California COVID lab scandal highlights need for whistleblowers in the age of COVID

by Nick Younger, Communications Associate

Published on March 19, 2021

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California COVID lab scandal highlights need for whistleblowers in the age of COVID

A recent investigation by CBS13 Sacramento into an abnormally high number of inconclusive COVID-19 tests results from California’s new COVID testing lab unearthed waves of allegations from whistleblowers working in the lab regarding contaminants, undertrained and underqualified staff, gross negligence and more.

California’s new $25 million lab and $1.7 billion contract with PerkinElmer, the company managing the site, slated them to process up to 150,000 COVID tests a day with results returning within 24 to 48 hours. According to data acquired by CBS13, the lab was processing an average of “fewer than 20,000 tests a day, but according to the state, is being paid the contracted rate for 100,000 tests per day.”

According to data from the California Department of Public Health (CDPH), the rate of “inconclusives” for the lab is seven and a half times higher than the other 22 California COVID labs combined, with one out of every 34 results coming back inconclusive compared to the state’s average of one out of every 256 results.

Initially, state health officials stated the inconclusive tests were due to lack of chemical reactions with CBS13 even obtaining quality control reports corroborating that explanation. However, upon further pressure, CDPH said the type of test used by PerkinElmer explains the higher-than-normal rate – according to CDPH these tests could detect lower levels of viral load and when lower levels are detected they are reported as inconclusive. Data provided to CBS13 by CDPH indicated that, in three months, more than 50,000 tests came back inconclusive. Shortly after these stories broke, whistleblowers began to reach out to CBS13.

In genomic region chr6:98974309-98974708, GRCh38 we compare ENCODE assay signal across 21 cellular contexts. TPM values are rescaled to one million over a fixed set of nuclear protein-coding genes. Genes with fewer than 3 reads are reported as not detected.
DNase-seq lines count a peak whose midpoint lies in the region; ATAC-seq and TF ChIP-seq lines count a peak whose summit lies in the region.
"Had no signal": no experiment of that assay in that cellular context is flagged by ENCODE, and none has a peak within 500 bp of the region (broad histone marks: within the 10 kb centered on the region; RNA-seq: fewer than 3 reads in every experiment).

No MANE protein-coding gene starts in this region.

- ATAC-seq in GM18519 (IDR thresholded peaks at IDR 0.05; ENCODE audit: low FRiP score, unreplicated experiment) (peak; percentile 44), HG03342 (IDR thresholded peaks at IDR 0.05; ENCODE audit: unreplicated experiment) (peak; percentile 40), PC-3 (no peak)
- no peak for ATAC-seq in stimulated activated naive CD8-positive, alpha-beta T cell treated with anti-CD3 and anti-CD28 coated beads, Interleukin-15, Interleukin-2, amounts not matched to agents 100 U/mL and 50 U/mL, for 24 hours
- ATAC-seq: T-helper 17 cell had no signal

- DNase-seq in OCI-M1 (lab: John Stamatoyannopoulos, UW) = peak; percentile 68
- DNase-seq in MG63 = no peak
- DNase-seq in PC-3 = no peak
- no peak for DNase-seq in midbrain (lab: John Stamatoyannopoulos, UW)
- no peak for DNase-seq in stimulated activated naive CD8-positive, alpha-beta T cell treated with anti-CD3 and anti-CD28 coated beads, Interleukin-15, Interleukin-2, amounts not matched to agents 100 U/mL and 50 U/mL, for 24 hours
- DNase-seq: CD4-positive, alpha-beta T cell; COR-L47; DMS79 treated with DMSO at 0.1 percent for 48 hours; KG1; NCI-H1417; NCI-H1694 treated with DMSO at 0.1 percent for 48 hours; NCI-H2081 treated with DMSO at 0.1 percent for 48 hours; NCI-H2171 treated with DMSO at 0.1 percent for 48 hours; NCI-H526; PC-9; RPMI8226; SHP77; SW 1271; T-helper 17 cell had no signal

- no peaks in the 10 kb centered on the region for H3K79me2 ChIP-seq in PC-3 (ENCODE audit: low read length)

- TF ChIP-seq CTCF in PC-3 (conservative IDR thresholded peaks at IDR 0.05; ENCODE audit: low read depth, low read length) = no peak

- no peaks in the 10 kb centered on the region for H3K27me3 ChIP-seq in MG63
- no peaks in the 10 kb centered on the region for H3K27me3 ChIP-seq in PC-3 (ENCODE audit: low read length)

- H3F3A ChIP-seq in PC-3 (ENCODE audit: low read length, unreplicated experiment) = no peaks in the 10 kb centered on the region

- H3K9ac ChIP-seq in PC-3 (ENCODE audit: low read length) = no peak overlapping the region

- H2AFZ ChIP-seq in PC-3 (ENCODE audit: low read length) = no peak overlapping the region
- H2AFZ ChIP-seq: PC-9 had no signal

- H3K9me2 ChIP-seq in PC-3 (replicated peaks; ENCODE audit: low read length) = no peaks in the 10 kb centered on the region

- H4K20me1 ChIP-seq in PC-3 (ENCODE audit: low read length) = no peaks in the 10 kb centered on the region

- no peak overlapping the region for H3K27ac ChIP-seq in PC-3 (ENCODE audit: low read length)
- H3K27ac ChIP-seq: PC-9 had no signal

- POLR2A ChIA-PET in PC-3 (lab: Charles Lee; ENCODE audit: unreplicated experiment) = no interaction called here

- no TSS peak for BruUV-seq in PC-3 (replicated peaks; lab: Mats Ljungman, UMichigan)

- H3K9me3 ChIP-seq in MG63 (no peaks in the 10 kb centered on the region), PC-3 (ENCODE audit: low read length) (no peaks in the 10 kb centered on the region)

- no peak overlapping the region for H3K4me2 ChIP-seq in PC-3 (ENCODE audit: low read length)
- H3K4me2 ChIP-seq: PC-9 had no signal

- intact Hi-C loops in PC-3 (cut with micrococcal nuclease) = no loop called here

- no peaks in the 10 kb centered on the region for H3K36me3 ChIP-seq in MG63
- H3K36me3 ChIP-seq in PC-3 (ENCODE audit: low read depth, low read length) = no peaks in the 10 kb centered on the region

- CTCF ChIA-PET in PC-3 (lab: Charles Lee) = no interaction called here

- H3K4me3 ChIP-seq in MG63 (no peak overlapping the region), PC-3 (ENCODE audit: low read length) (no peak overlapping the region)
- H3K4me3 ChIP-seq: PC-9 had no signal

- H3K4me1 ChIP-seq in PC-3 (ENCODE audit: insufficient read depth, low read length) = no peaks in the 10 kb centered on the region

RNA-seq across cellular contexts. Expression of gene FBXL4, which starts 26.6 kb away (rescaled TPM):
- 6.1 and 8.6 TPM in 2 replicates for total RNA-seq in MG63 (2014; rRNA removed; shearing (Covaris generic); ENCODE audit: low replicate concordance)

Whistleblowers interviewed by the station spoke about systemic issues in the lab, noting that contamination, constantly changing protocols, and unlicensed and inadequately trained staff were responsible for the high rate of inconclusive tests. Providing CBS13 with dozens of quality control reports, whistleblowers were able to highlight the unsanitary facilities, swapped samples and repeated errors that plagued the lab. Errors such as swapped samples resulted in dozens of results being sent out incorrectly, while quality control reports additionally indicated that no system was in place to notify patients of incorrect test results.

According to state data obtained by CBS13, “205 samples were lost or spilled between November and January,” with additional emails revealing that lab management asked supervisors to “re-train team members” months into the job. Oftentimes, in the lab, unlicensed lab technicians left swabs in restrooms and slept on the job. CBS13 notes that one of the most concerning pieces of evidence obtained from the whistleblowers were emails from management “indicating that lab techs had been processing patient samples before completing required training modules or getting signed-off for competency.”

In February, state regulators investigated the whistleblower allegations revealed in CBS13’s investigatory work, finding “significant deficiencies” at the state lab. However, shortly after CBS13 requested information on new evidence from the state, whistleblowers alleged that the lab told employees to come in on Super Bowl Sunday “to alter competency records, citing the ‘CBS report.’” Now, PerkinElmer is suing the one public whistleblower, Dr. Manahz Salem, alongside 25 other unnamed defendants, according to CBS13.

California’s state lab scandal highlights not only the need for whistleblowers to stand up in defense of public health and safety, but also the need for their ensured protections. Denials and retaliatory investigations are a common move in the fraudster’s rulebook. Whether it is guaranteed confidentiality provisions, avenues to safely report wrongdoing or anti-retaliation protections, whistleblowers need our help. As noted by CBS13, the one thing all the whistleblowers had in common was “they wanted the public to know what’s actually happening inside your state lab.”

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